Listen to key stakeholders and the business environment.
Take your learnings and make decisions about direction.
The Bjøernslev File
President and CEO
Education: Bachelor’s degree in international management, FOM University of Applied Sciences, Essen, Germany
What was your very first job, and what did you learn from that experience?
I was a shop assistant at a green grocer. It taught me that hard work and dedication pays off.
What is the best advice you’ve ever received?
Never tell yourself that the target has been reached, because there is a big risk that you turn complacent.
You mentioned you are a car guy, what is your favorite car?
I am the proud owner of a 1969 Porsche coupe. I’m a Porsche guy but old Porsches.
Who is someone in business that you look up to?
I’m a great admirer of a man named Ferdinand Piëch. He is the head of the supervisory board of Volkswagen. Volkswagen is currently No. 3 in the world and the target is to be the No. 1 car producer. First with Porsche, then Audi, then Volkswagen, Piëch has continuously been building Volkswagen to be one of the leading car producers in the world and that’s been done with innovation and technology. I find it fascinating the consistency he has had in achieving the position Volkswagen is in today.
What has been your favorite country you have spent time in?
I have a bunch of favorite countries, but my takeaway lesson from traveling the world has been that the key is the language. I speak four languages fluently: Danish, German, English and Spanish. I speak half Slovak because my fiancé is from Slovakia. I have a couple of favorite cities: Vienna, Austria; Buenos Aires, Argentina; and I’m increasingly starting to like Pittsburgh, because it’s not a major city like New York, but it’s also not a village. It’s the right size and it has a lot of culture.
Staffed with beautiful servers in sexy plaid kilts and matching plaid tops, Tilted Kilt Pub & Eatery has its roots deep in the tradition of Scottish, Irish and English pubs. Originally coming to life in Las Vegas, the contemporary, Celtic-themed sports pub is headquartered in Tempe, Ariz., and has been doubling in size for the past couple of years. Today, it has 3,500 employees, revenue of $240 million and locations across the country.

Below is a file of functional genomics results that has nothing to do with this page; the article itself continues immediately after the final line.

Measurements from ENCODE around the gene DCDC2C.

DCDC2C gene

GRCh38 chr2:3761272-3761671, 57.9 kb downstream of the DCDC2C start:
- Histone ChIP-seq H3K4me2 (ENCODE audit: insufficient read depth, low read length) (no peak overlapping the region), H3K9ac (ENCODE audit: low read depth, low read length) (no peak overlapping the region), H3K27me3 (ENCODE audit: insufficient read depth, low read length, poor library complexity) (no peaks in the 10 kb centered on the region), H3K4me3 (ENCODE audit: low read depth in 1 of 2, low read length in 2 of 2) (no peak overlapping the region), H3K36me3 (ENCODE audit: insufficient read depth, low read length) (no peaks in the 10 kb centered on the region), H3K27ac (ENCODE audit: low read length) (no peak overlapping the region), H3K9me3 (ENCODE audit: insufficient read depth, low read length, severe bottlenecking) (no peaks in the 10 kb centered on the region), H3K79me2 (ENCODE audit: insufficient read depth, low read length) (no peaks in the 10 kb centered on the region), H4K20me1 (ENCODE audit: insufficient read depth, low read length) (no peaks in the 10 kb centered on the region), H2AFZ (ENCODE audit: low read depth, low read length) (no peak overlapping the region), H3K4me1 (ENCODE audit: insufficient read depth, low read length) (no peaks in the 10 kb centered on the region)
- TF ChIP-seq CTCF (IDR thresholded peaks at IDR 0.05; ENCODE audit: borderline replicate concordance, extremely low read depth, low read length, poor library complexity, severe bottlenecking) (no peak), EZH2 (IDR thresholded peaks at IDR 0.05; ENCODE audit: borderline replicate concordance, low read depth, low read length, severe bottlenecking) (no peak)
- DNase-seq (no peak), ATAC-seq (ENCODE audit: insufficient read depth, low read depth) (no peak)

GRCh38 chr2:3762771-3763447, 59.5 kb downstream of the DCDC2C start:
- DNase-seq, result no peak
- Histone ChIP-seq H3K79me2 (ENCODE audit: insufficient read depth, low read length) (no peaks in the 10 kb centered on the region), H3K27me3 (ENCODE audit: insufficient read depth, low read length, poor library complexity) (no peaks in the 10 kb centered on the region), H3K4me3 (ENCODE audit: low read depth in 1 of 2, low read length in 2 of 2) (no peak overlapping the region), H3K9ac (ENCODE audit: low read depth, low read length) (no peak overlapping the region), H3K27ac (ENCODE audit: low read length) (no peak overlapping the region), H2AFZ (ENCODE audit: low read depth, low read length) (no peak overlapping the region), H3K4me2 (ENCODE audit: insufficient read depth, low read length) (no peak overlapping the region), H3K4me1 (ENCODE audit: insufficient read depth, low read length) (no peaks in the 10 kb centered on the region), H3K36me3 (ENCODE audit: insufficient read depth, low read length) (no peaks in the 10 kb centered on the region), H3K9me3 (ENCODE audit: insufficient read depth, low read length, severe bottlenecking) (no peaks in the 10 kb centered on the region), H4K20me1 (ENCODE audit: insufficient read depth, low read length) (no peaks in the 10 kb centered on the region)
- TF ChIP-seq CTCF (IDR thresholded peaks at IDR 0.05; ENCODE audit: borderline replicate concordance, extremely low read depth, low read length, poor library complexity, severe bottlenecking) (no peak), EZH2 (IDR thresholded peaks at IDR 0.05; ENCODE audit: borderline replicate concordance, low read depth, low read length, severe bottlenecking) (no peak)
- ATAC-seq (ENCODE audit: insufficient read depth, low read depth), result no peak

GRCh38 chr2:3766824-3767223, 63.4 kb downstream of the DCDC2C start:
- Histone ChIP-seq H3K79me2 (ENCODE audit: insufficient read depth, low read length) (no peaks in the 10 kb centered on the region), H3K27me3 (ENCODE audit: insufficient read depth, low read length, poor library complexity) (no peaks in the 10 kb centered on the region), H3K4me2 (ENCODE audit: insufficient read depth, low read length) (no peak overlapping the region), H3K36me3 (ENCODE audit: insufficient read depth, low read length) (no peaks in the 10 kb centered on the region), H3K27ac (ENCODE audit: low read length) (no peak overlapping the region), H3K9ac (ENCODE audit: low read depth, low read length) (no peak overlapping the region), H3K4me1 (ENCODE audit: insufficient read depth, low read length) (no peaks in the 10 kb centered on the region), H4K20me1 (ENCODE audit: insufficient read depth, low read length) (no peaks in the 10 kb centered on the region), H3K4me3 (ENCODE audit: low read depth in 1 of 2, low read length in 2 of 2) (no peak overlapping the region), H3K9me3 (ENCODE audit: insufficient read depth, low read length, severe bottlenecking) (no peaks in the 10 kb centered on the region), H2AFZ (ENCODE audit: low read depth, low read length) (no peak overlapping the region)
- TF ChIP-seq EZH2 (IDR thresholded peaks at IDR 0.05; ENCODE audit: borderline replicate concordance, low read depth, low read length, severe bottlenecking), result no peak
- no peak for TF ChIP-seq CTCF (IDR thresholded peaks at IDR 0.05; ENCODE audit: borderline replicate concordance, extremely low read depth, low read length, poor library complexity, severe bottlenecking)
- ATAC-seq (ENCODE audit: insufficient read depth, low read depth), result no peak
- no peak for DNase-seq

While many patrons may come to Tilted Kilt to view the attractive servers, President Ron Lynch wants to make sure the brand is seen for much more than that. To help him get a better view inside the restaurant chain’s stores and get a firsthand account of how its employees were performing, Lynch went undercover on CBS-TV’s “Undercover Boss” in 2012.
“Going undercover made me realize that we really employ a lot of young people,” Lynch says. “Human resources are always a challenge and more so in our brand because we do hire so many young people. For some of them, it’s their first job. Some haven’t even been employed as servers or kitchen help or bartenders for that long of a period of time.”
One of the biggest lessons Lynch learned from his time under wraps was that Tilted Kilt and some of its younger staff could greatly benefit from a mentoring program. In addition, he discovered that there were a number of superstar employees going unnoticed.
Here is how Lynch took his undercover findings and translated them to make Tilted Kilt a better place for patrons and employees alike.
Educate through mentoring
Many young people looking for some early work experience will often find jobs at an area restaurant. Tilted Kilt is no exception, and that led Lynch to launch a mentoring program to improve the Tilted Kilt experience.
“We assumed at the store level that the management/young-employee relationship was enough, but they talk more along the lines of taking care of the guests, providing good product, being upbeat and entertaining people,” Lynch says. “A mentor relationship can be more of a personal thing for them.”
The idea for a mentoring program surfaced because of the actions of one Tilted Kilt server in particular who appeared on “Undercover Boss”with Lynch. She was seen telling off-color jokes and using language that wasn’t acceptable.
“That doesn’t represent our brand,” Lynch says. “A mentoring program for those young people allows a more experienced server to talk to them and give advice. Coaching in these areas is for their own good.
“This isn’t just our brand. It could apply for any brand that hires young people. Sometimes they need a little bit of coaching when those young people are in the adult world.”
The mentoring program allows Tilted Kilt’s young employees, like the one seen on the show, to speak with more experienced members of the staff.
“The mentor program is set up so that they have monthly meetings and talk for a period of time,” he says. “We want to enroll all the 18-, 19- and 20-year-olds before they are legally adults at 21. That’s where we have started.”
What Lynch has found so far in the company’s mentoring efforts is that you have to be persistent at getting involvement in the program.
“No. 1 is you have to persevere at it because your young people are going to be resistant to it,” he says. “They don’t think they need it. That’s the hardest part. We may need to rename the program something like Big Sister, Big Brother program — anything other than the mentoring program.
“At that younger age, they think they know everything, and so they think they don’t need it, and that’s the difficulty we are having with it. We need to put a different face on it and call it something different but have it accomplish the same thing.”